Philosophy View of Promised
A declaration or assurance that one will do something or that a particular thing will happen: "what happened to all those firm promises of
The quality of potential excellence.
A commitment or promise is made to partake in or abstain from a particular action. These agreements are frequently struck between persons and might cover a range of human endeavours. Simple promises can be expressed verbally or in writing. They might be made binding indefinitely or be temporary.
Biblical View of Promised
The Bible is replete with God's promises. We read about regular people who received God's promises from Genesis to Revelation. The highest authority, God's word, is the one who seals these promises. According to Hebrews 6:13, “For when God made a promise to Abraham since he had no one greater by whom to swear, he swore by himself.".
The first five books of the Bible, known as the Pentateuch, were mostly penned by Moses. Moses' function in the Old Testament Bible serves as a model and a shadow of Jesus' role in the New Testament Bible. Thus, examining his life is intriguing.
One of the most important characters in the Old Testament is Moses. He was the one God chose to deliver his people’s salvation. The "Father of the Faithful" and the object of God's unconditional covenant of mercy with his people, Abraham, is still the case. Moses was the person God chose to take the Israelites out of Egypt's servitude and into the Promised Land. Moses is recognised as the mediator of the Old Covenant in addition to being renowned as the author of the Law.
Moses was born to a Hebrew woman called Jochebed, but he was found on the river Nile by Pharaoh’s daughter, where he was adopted and raised by the Egyptians. Pharaoh subjugated the Hebrew people and used them as slaves for his massive building projects because God blessed the Hebrew people with rapid numeric growth. The Egyptians began to fear the increasing number of Jews living on their land. According to Exodus 1:22, Pharaoh had ordered the death of every male child that was born to a Hebrew woman.
And Pharaoh charged all his people, saying, every son that is born ye shall cast into the river, and every daughter ye shall save alive.
As Moses grew into adulthood, he began to develop a love for his Hebrew people. Moses witnessed an Egyptian flogging a Hebrew slave; he became sympathetic to the situation of his people and murdered the Egyptian.
And it came to pass in those days, when Moses was grown, that he went out unto his brethren, and looked on their burdens: and he spied an Egyptian smiting a Hebrew, one of his brethren.
And he looked this way and that way, and when he saw that there was no man, he slew the Egyptian and hid him in the sand.
And when he went out the second day, behold, two men of the Hebrews strove together: and he said to him that did the wrong, wherefore smites thou, thy fellow?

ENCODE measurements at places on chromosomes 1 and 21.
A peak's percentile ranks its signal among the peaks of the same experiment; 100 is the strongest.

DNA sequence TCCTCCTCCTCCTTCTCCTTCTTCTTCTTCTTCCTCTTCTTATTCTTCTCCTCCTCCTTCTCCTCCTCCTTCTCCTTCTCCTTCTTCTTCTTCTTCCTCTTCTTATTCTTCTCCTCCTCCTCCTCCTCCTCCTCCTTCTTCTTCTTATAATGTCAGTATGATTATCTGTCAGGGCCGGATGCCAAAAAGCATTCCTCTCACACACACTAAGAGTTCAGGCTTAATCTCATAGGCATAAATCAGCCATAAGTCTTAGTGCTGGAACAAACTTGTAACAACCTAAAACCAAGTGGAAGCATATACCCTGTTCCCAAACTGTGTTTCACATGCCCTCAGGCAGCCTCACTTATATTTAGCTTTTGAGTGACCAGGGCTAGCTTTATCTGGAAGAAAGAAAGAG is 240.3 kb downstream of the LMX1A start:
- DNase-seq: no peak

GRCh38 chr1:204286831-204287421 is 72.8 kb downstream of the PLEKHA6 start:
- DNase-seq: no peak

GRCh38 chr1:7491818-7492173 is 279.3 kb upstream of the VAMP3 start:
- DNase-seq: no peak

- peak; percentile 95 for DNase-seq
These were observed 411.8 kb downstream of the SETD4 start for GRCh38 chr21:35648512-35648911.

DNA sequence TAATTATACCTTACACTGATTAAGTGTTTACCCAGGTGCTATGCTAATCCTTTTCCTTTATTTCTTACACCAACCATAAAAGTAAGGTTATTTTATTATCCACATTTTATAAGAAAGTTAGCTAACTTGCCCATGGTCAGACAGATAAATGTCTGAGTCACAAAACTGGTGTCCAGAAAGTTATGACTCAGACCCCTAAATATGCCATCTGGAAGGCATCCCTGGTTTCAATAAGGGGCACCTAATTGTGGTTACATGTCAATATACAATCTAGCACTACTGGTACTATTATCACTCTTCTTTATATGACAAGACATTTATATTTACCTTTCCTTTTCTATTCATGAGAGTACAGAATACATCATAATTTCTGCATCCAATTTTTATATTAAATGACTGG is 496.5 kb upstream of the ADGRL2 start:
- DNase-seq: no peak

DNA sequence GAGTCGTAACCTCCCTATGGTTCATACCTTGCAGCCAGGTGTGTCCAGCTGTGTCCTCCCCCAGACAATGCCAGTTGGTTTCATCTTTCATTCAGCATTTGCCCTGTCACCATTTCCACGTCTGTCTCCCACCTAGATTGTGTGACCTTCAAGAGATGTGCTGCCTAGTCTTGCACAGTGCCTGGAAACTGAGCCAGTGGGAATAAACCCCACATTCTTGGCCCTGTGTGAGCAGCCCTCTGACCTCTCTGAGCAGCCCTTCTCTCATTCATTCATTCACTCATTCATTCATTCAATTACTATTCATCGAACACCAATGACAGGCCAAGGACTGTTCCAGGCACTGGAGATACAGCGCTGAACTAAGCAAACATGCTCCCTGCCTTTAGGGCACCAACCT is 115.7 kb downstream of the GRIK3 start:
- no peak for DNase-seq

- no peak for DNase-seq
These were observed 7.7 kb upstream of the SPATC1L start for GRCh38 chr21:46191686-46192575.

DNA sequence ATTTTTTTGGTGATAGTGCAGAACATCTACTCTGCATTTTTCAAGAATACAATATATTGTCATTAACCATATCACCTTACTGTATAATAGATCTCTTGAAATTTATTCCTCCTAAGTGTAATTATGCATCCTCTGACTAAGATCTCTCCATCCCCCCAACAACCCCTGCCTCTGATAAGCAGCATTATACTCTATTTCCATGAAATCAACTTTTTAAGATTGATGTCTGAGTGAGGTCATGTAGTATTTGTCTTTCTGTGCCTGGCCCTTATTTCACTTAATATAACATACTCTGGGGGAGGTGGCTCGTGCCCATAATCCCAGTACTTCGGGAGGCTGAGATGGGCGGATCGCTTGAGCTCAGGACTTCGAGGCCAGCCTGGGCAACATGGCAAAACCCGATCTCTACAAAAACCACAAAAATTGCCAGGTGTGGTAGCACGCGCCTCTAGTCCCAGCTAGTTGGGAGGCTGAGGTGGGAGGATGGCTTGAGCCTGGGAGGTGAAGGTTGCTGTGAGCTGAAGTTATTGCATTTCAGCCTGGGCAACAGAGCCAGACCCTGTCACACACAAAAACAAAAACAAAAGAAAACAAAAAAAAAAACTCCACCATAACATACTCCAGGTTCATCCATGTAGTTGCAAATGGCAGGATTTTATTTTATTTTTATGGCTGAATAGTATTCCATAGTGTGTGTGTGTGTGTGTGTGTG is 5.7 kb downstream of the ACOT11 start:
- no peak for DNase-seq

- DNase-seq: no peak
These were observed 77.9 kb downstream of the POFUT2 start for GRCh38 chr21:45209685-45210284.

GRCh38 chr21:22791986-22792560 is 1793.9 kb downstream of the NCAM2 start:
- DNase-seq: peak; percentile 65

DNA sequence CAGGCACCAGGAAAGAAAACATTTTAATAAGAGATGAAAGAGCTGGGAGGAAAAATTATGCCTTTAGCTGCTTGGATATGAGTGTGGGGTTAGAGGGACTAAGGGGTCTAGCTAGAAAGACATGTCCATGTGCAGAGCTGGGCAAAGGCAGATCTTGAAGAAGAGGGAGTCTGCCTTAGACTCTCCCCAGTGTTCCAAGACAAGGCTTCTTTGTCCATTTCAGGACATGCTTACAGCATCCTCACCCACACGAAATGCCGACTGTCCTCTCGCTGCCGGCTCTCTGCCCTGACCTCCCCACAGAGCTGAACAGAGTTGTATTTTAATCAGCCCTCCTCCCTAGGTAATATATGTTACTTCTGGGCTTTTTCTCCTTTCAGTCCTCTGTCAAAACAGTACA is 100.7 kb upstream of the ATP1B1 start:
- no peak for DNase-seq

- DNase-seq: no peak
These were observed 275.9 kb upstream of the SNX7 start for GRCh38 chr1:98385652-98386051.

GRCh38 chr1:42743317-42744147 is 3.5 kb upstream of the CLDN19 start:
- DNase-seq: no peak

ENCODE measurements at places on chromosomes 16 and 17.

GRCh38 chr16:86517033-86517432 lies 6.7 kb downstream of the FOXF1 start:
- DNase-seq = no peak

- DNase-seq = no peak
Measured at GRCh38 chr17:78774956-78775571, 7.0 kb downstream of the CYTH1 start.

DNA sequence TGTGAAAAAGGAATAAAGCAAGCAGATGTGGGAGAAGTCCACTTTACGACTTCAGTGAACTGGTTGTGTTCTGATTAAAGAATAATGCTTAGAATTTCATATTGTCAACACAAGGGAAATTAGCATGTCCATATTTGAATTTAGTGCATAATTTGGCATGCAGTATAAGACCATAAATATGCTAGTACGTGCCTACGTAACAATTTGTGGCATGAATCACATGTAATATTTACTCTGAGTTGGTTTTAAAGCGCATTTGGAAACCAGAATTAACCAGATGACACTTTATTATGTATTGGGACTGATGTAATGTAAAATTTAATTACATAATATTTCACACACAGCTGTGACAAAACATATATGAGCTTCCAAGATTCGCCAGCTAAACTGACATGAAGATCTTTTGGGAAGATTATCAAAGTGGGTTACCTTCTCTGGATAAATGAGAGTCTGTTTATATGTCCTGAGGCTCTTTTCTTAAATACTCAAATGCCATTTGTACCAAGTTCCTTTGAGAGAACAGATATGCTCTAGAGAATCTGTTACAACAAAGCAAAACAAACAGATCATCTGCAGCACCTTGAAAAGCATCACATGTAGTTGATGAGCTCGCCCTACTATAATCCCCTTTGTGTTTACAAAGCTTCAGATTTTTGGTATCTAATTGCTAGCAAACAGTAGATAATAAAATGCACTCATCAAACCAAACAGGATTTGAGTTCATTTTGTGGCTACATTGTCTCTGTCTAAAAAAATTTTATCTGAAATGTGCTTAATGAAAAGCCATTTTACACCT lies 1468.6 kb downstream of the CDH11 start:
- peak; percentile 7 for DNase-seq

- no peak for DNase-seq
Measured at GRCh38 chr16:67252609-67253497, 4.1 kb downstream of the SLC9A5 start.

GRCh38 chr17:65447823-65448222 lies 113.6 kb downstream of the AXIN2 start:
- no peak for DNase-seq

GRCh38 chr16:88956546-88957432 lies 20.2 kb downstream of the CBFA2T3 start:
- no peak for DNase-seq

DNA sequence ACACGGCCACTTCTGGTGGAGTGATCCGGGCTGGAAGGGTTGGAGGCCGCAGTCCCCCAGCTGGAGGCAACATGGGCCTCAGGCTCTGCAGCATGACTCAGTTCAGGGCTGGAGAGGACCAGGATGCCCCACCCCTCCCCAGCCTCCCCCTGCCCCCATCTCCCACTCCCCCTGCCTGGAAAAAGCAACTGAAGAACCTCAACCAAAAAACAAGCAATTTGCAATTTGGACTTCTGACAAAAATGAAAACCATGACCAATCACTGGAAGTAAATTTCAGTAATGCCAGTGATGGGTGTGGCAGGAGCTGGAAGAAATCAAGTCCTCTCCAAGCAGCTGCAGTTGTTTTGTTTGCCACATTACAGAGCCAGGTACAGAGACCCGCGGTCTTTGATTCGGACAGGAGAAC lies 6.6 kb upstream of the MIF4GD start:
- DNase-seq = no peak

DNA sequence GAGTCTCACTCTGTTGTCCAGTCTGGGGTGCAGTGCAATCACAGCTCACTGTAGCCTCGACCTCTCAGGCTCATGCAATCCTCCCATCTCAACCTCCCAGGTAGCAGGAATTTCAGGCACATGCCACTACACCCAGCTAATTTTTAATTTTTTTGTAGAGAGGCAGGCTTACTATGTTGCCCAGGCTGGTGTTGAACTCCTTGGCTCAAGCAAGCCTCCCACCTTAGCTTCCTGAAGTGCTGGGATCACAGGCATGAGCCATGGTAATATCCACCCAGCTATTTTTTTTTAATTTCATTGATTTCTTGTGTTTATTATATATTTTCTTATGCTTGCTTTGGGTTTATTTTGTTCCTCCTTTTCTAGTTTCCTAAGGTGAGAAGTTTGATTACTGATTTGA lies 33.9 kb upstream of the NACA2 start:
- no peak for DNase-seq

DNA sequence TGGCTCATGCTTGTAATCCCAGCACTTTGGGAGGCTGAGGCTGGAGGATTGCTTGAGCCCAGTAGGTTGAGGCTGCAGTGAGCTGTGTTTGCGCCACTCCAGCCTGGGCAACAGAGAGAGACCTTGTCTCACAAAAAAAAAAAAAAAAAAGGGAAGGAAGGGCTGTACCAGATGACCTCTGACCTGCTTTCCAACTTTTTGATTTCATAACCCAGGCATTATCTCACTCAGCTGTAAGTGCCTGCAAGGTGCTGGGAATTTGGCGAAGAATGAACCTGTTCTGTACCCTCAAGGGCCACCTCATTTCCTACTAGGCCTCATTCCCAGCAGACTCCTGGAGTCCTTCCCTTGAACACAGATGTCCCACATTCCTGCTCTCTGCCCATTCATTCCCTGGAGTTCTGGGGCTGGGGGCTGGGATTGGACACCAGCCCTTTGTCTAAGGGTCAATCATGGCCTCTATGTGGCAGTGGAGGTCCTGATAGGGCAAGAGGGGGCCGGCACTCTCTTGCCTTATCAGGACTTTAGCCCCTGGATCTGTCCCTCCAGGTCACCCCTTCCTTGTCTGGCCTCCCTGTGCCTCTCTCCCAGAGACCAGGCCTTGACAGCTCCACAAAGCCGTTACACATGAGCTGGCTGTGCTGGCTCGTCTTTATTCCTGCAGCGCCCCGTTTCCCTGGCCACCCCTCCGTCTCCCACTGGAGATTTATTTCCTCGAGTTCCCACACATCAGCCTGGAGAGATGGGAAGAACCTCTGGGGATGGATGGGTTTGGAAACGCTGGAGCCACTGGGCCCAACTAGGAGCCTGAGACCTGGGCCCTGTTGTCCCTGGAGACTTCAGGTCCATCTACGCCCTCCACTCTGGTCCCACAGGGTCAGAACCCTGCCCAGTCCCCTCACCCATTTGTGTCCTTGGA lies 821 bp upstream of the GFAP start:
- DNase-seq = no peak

Exodus 2:11-13 KJ
Exodus 2:14 emphasises that the second time, Moses tried to mediate a conflict between two Hebrews, but one of them scolded him and said, mockingly, "Are you going to murder me like you killed the Egyptian?" Realising that his sinful deed had been exposed, Moses escaped to Midian.
And he said, who made thee a prince and a judge over us? intended thee to kill me, as thou killedst the Egyptian? And Moses feared and said, surely this thing is known.
Exodus 2:14 KJV
Moses had a meeting with God in the burning bush, where God appointed Moses to be the saviour of his people, according to Exodus 3–4. Despite his first justifications and direct pleading with God to send someone else
God gives Moses specific instructions for constructing the tabernacle, a portable place of worship that could be set up and taken down for easy portability, as well as for making the altar vessels, priestly clothing, and the ark of the covenant, a representation of God's presence among His people and the location where the high priest would carry out the annual atonement. God offers Moses clear instructions on how to worship God, rules, and guidelines for maintaining purity and holiness among the people.
The book of Deuteronomy shows Moses giving several sermon-type speeches to the people, reminding them of God’s saving power and faithfulness. Deuteronomy 5 tells us that Moses gives the second reading of the Law and prepares this generation of Israelites to receive the promises of God.
God used Moses in many ways, but he was prohibited from entering the promised land because of his sin at Meribah. Moses failed to honour God in front of the people by not "believing" in God or taking him at his word. Because of Moses’ anger, he failed to honour God's command and displayed an irreverent attitude and behaviour that displeased God, something he didn’t want; however, he was allowed to climb Mount Nebo and look upon the Promised land.
Take the rod, and gather thou the assembly together, thou, and Aaron, thy brother, and speak ye unto the rock before their eyes; and it shall give forth his water, and thou shalt bring forth to them water out of the rock: so, thou shalt give the congregation, and their beast’s drink.
And Moses took the rod from before the Lord, as he commanded him.
And Moses and Aaron gathered the congregation together before the rock, and he said unto them, Hear now, ye rebels; must we fetch you water out of this rock?
And Moses lifted up his hand, and with his rod, he smote the rock twice: and the water came out abundantly, and the congregation drank, and their beasts also.
And the Lord spake unto Moses and Aaron, because ye believed me not, to sanctify me in the eyes of the children of Israel, therefore ye shall not bring this congregation into the land which I have given them.
Numbers 20:8-12 KJV
As children of God, some of us have dark secrets that will cause us to miss the promised land, just like Moses did.
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